Planning for Canyon Reservoir began in the 1930’s. However, several severe floods in the 1930’s, followed by the drought of the 1950’s, made the project a necessity. Canyon Reservoir was completed in 1964 and has two main purposes: (1) It provides flood control to an area that is the sixth most flood-prone region in the nation; (2) It provides a dependable supply of stored water for municipal, industrial and agricultural uses throughout the Guadalupe River Basin – especially during droughts and periods of low river flows.
The Reservoir is created by an earthfill embankment dam located at mile 303.0 on the Guadalupe River. The dam is 224 feet high and 6,830 feet long.
- At Conservation Pool elevation of 909 feet mean sea level (msl), the Reservoir covers approximately 8,200 surface acres and impounds 378,852 acre-feet of water to a depth of 140 feet.
- At maximum Flood Control Pool elevation of 943 feet msl, the Reservoir impounds a total of 732,600 acre-feet of water.
- The Emergency Spillway is at 943 msl.
- Average Annual Net Evaporation is 2.43 feet or 29.2 inches (Texas Water Development Board).
Canyon Reservoir was built and financed through a partnership between the U.S. Army Corps of Engineers and GBRA. The Dam and Reservoir are owned by the Federal Government – which also owns the rights to the flood control portion of the reservoir (from elevation 909 up to 943 feet mean sea level). GBRA owns the right to the conservation storage portion of the Reservoir (the water stored at elevation 909 feet msl or below). Under its permit with TCEQ, GBRA has the right to store water in the Conservation Pool portion of the Reservoir for water supply purposes and to deliver that water to customers. GBRA pays about 35% of the debt on the Dam and Reservoir, as well as a portion of the annual operating expenses.
The ‘flood control pool’ is managed by the U.S. Army Corps of Engineers. This portion of the reservoir is usually kept empty to contain floodwater from heavy rainfall events upstream of the Reservoir. Releases of floodwater are made by the Corps as soon as possible, but at rates that do not contribute to downstream flooding. Corps regulations designate Gonzales, Cuero and Victoria as ‘control points’ with a maximum rate of 12,000 cubic feet per second (cfs). The Corps must make sure that the Canyon release rate, when combined with local river conditions, does not exceed 12,000 cfs at these locations.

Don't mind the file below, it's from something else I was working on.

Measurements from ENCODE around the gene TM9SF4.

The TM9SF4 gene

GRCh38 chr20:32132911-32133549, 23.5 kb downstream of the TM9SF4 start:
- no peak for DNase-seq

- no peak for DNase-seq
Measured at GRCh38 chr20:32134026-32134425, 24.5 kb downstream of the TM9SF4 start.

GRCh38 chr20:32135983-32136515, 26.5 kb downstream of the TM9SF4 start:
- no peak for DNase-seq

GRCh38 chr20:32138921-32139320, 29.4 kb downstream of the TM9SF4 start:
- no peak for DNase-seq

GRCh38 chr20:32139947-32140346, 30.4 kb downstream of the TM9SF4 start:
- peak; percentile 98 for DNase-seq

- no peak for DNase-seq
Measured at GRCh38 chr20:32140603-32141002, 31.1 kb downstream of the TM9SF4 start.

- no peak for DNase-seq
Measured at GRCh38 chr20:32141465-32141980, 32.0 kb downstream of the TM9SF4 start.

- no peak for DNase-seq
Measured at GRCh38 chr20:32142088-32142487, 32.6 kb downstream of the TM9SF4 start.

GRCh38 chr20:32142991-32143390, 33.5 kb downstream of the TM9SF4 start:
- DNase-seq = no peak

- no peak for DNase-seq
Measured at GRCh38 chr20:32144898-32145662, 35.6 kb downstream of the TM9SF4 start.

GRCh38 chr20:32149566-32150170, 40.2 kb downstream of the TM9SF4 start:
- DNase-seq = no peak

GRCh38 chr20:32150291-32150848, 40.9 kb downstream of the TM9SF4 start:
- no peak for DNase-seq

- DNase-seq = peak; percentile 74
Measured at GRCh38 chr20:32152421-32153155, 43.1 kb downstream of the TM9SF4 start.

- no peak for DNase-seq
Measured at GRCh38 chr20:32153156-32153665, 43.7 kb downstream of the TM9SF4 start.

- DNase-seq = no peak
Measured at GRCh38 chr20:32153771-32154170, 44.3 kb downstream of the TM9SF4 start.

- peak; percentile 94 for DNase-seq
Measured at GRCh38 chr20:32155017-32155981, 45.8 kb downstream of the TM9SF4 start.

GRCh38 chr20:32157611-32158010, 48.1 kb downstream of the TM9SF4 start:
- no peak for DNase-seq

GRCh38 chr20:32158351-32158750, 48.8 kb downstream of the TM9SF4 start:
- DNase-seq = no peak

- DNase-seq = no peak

GBRA is responsible for the stored water portion or ‘conservation pool’ of the reservoir. Under permits granted by the Texas Commission on Environmental Quality (TCEQ) and the Federal Energy Regulatory Commission (FERC), GBRA has the right to store water in the ‘conservation pool’ for water supply purposes and to deliver that water to customers. For many, this is their sole water source while others contract with GBRA to ensure a firm backup supply during drought. Releases from the conservation pool are based upon natural inflows, licensed flows for the project, senior water rights, contract releases from the conservation pool for cities, industries and other downstream users, and bay and estuary flow requirements.
The reservoir, at conservation pool elevation of 909 feet msl, covers approximately 8,200 surface acres and impounds about 378,852 acre-feet of water. An acre-foot of water is about 326,000 gallons.
The mean (average) flow of the Guadalupe River at Spring Branch, upstream of the Reservoir, is about 353 cubic feet per second (cfs). The median flow of the Guadalupe River at Spring Branch is about 150 cfs.
On August 3, 1978 the inflow was 160,000 cfs.
What is the lowest recorded Guadalupe River flow into what is now the location of Canyon Reservoir (completed in 1964)?
Inflows of zero cfs were recorded in July 1964, July 2009, August 2009, July through October 2011, and August through September 2013.
Evaporation, and releases for environmental flows and contractual commitments cause the Reservoir to decline. Because of its flood control and water supply functions, Canyon Reservoir was not intended to be a constant-level Reservoir. Upstream floods, evaporation from the Reservoir, demands of downstream senior water rights, and releases for Canyon Reservoir customers all affect its level.
Is the release rate from the Reservoir based on Reservoir level, predicted near-term inflow, predicted long-term inflow, or other parameters?
Downstream senior water rights, the needs of Canyon Reservoir customers and environmental flow requirements are all components used to determine the release rate.
September 8, 2009 at a level of 892.70 msl.
Since 1964, floodwaters have only overtopped the emergency spillway at elevation 943 msl once — in July 2002.
The historical greatest known drought for the Guadalupe River Basin, which is referred to as “The Drought of the 1950’s” occurred from 1947-1957.
How much Canyon Reservoir water was under supply contract during the drought of record? Was there any problem meeting the demand during the drought of record?
Canyon Reservoir did not exist during the drought of record. It was completed in 1963 and began impounding water in 1964. However, GBRA studies inflows to the Reservoir during the 1950’s drought as part of its yield calculations.